Read a File Line-by-Line in Python - Stack Abuse

# Read a File Line-by-Line in Python

### Introduction

A common task in programming is opening a file and parsing its contents. What do you do when the file you are trying to process is quite large, like several GB of data or larger? The answer to this problem is to read in chunks of a file at a time, process it, then free it from memory so you can process another chunk, until the whole massive file has been processed. While it's up to you to determine a suitable size for the chunks of data you're processing, for many applications it's suitable to process a file one line at a time.

Throughout this article we'll be covering a number of code examples that demonstrate how to read files line by line. In case you want to try out some of these examples by yourself, the code used in this article can be found at the following GitHub repo.

### Basic File IO in Python

Python is a great general purpose programming language, and it has a number of very useful file IO functionality in its standard library of built-in functions and modules.

The built-in open() function is what you use to open a file object for either reading or writing purposes. Here's how you can use it to open a file:

fp = open('path/to/file.txt', 'r')


As demonstrated above, the open() function takes in multiple arguments. We will be focusing on two arguments, with the first being a positional string parameter representing the path to the file you want to open. The second (optional) parameter is also a string, and it specifies the mode of interaction you intend to be used on the file object being returned by the function call. The most common modes are listed in the table below, with the default being 'r' for reading:

Mode Description
r Open for reading plain text
w Open for writing plain text
a Open an existing file for appending plain text
rb Open for reading binary data
wb Open for writing binary data

Once you have written or read all of the desired data in a file object, you need to close the file so that resources can be reallocated on the operating system that the code is running on.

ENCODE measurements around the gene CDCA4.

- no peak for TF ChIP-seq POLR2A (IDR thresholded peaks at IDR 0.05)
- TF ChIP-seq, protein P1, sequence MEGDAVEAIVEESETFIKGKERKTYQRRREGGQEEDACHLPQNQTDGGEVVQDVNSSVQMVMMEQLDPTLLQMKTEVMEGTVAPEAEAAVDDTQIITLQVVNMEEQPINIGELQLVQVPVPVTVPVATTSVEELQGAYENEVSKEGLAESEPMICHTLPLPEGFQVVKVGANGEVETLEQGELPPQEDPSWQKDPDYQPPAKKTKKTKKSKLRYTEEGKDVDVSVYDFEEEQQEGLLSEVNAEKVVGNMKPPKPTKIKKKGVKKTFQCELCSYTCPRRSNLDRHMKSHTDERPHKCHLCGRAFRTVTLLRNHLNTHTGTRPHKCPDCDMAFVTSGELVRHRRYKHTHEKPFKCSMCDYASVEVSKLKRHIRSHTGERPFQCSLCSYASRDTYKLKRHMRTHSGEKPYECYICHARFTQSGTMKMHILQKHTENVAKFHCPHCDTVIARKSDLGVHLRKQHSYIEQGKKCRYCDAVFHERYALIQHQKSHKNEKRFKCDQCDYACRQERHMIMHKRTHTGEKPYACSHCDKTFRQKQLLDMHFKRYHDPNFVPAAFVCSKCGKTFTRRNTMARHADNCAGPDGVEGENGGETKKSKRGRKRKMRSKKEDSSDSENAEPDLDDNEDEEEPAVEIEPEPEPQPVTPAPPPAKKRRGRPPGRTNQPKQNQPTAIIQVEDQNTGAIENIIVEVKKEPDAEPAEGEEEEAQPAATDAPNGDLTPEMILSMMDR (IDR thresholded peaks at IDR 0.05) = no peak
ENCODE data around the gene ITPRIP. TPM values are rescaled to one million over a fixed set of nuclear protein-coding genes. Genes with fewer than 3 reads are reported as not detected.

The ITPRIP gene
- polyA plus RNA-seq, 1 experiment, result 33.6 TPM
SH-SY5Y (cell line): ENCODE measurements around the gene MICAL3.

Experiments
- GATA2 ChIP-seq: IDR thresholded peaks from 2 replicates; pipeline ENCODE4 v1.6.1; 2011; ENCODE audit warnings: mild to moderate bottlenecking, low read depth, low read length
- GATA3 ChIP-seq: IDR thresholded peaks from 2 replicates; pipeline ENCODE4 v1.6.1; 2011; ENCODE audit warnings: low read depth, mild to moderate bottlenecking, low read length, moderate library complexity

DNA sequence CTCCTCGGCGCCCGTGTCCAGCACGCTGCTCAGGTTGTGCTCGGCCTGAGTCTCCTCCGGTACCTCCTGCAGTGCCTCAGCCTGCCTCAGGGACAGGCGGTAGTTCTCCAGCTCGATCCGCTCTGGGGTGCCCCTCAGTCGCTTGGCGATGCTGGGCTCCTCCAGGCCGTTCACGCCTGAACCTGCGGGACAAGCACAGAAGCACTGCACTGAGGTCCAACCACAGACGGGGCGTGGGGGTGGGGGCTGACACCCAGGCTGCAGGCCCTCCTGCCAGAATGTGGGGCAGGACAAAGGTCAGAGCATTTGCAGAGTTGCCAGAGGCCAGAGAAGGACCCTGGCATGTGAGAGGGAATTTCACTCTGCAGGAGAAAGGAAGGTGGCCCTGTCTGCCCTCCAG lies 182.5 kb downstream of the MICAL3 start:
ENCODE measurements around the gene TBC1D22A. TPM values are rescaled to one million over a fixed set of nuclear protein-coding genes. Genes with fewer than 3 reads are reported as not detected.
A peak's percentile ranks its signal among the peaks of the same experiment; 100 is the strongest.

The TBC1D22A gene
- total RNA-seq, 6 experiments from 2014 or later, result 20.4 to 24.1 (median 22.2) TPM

fp.close()


Note: It's always good practice to close a file object resource, but it's a task that's easy to forget.

While you can always remember to call close() on a file object, there's an alternate and more elegant way to open a file object and ensure that the Python interpreter cleans up after its use:

with open('path/to/file.txt') as fp:
# Do stuff with fp


By simply using the with keyword (introduced in Python 2.5) to the code we use to open a file object, Python will do something similar to the following code. This ensures that no matter what the file object is closed after use:

try:
fp = open('path/to/file.txt')
# Do stuff with fp
finally:
fp.close()


Either of these two methods are suitable, with the first example being more Pythonic.

The file object returned from the open() function has three common explicit methods (read(), readline(), and readlines()) to read in data. The read() method reads in all the data into a single string. This is useful for smaller files where you would like to do text manipulation on the entire file. Then there is readline(), which is a useful way to only read in individual lines, in incremental amounts at a time, and return them as strings. The last explicit method, readlines(), will read all the lines of a file and return them as a list of strings.

Note: For the remainder of this article we will be working with the text of the book The "Iliad of Homer", which can be found at gutenberg.org, as well as in the GitHub repo where the code is for this article.